- Privately, with nobody watching or judging you, make a T-chart (a simple listing of “pros and cons”) on a sheet of paper and write a theme such as “My Strengths” and “My Weaknesses,” or “How I Focus Others” and “How I Distract Others,” or even “How I Add” and “How I Subtract.”
- Use whichever heading will tighten your thinking on how you are part of the solution or problem regarding what’s working and what’s not.
Open your calendar and set aside time for uninterrupted thinking, perhaps at the start of each day or even the beginning of the week.
- To quote Nir Eyal, author of the bestselling book Indistractable, “People prefer doing to thinking.”4 Remember, how is doing; what is thinking. You may have to get out of your comfort zone as you begin to build muscle memory in this practice. And to further quote FranklinCovey’s chairman and CEO, Bob Whitman, “Thinking is a legitimate business activity.”
- Use your T-chart to consider what you should start, stop, continue, or fix. Have the courage to let go of things you might enjoy, but that just aren’t working.
Don’t Only Do What You Know and Like Best
Determine the things you don’t like to do and are avoiding.
- Ask yourself which parts of your marketing role bring you “discomfort” and how many of them you are avoiding, neglecting, or outright abandoning.
- Brainstorm what you can do to feel less uncomfortable so that you gravitate toward them, not away from them.
- Look for ways to improve your skills in that area.
- If appropriate, delegate it to a colleague you trust and have empowered.
- Identify someone to coach you so your confidence grows and the pain associated with it lessens.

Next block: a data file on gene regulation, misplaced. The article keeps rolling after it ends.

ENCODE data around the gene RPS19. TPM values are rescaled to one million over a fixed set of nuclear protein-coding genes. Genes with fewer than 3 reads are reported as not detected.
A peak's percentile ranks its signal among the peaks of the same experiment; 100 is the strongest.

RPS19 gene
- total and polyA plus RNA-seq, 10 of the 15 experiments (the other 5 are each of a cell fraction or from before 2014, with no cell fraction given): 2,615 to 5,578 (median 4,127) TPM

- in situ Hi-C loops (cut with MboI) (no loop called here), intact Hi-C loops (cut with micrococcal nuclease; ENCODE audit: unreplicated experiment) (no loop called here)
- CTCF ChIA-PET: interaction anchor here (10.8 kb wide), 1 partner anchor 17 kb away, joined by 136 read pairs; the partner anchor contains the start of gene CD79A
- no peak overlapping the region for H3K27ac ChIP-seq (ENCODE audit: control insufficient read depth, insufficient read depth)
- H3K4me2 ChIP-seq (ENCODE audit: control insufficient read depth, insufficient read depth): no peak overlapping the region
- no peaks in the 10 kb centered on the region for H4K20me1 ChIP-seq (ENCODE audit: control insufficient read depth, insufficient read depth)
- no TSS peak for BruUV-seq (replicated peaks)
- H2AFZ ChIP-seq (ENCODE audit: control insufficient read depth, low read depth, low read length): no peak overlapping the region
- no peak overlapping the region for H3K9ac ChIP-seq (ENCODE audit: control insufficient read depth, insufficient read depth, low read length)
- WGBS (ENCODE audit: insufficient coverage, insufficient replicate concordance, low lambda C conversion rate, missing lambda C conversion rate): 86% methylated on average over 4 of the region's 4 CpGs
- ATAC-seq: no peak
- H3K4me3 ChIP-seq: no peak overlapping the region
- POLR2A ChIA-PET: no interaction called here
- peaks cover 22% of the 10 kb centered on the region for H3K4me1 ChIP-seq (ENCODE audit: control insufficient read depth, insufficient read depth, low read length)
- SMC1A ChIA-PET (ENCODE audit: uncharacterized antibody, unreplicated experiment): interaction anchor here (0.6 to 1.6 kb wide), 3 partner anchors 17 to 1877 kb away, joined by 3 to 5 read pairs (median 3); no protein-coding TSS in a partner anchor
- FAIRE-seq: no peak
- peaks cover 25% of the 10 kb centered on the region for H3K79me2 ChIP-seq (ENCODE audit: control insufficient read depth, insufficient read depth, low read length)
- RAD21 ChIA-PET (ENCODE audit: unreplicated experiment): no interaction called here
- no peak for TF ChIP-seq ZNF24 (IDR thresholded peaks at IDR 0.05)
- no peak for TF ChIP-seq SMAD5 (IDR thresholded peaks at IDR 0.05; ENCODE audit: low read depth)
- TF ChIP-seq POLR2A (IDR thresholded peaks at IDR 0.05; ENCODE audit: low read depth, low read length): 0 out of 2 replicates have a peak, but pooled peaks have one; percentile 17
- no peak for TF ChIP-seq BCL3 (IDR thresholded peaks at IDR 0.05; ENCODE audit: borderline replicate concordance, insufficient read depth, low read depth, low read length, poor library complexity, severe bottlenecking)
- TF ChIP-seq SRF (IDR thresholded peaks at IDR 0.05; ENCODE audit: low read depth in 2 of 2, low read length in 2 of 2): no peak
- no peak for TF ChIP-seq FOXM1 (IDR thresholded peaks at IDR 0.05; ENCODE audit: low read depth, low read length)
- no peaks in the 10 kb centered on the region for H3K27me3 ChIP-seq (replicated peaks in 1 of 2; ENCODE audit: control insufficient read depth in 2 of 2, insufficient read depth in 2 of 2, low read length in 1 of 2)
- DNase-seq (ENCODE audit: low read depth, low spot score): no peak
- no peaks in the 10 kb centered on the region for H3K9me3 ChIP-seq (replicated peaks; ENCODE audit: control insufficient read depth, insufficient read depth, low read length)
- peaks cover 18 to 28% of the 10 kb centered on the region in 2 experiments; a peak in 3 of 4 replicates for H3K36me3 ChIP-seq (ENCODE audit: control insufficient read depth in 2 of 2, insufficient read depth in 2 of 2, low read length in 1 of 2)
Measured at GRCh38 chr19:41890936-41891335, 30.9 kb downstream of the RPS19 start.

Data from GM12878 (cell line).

Determine the things you like to do and are possibly overdoing.
- Recognize that all people generally lean toward their strengths.
- Evaluate if there are marketing areas you’re leaning too aggressively toward that may be damaging your brand or underdelivering to your company.
- Deliberately align your passions with what you are good at (or can become good at) and with what your organization and industry values. Be prepared to move outside your comfort zone to new technologies, channels, and mediums.
Augment Your Business Acumen
Make the language of the P&L second nature.
- If you’re adept at reading a P&L, then take this opportunity to gather your team or anyone in your life who could benefit and run them through the categories.
- If you work for a public company, access and review your annual report.
- If you’re in a private organization or perhaps new in business and a P&L doesn’t exist, find one on the web and use it as a model to learn and teach from. It doesn’t really matter; just make the investment in helping others become better educated.
Find an expert to help you.
- If your head hurts at the thought of calculating EBIT or EBITDA, (earnings before interest, taxes, depreciation, and amortization), take two Advil and walk over to a friend in finance or accounting. I am 100 percent certain any member would be delighted to talk you through all the lines on the company P&L and bring you up to sufficient speed.
- As soon as you’re proficient in it, you can heed the action in the bullet above.
Learn your company’s money-making model.
- Sit your team down or meet with a senior leader and talk about the most impactful levers of your business and how you can drive them.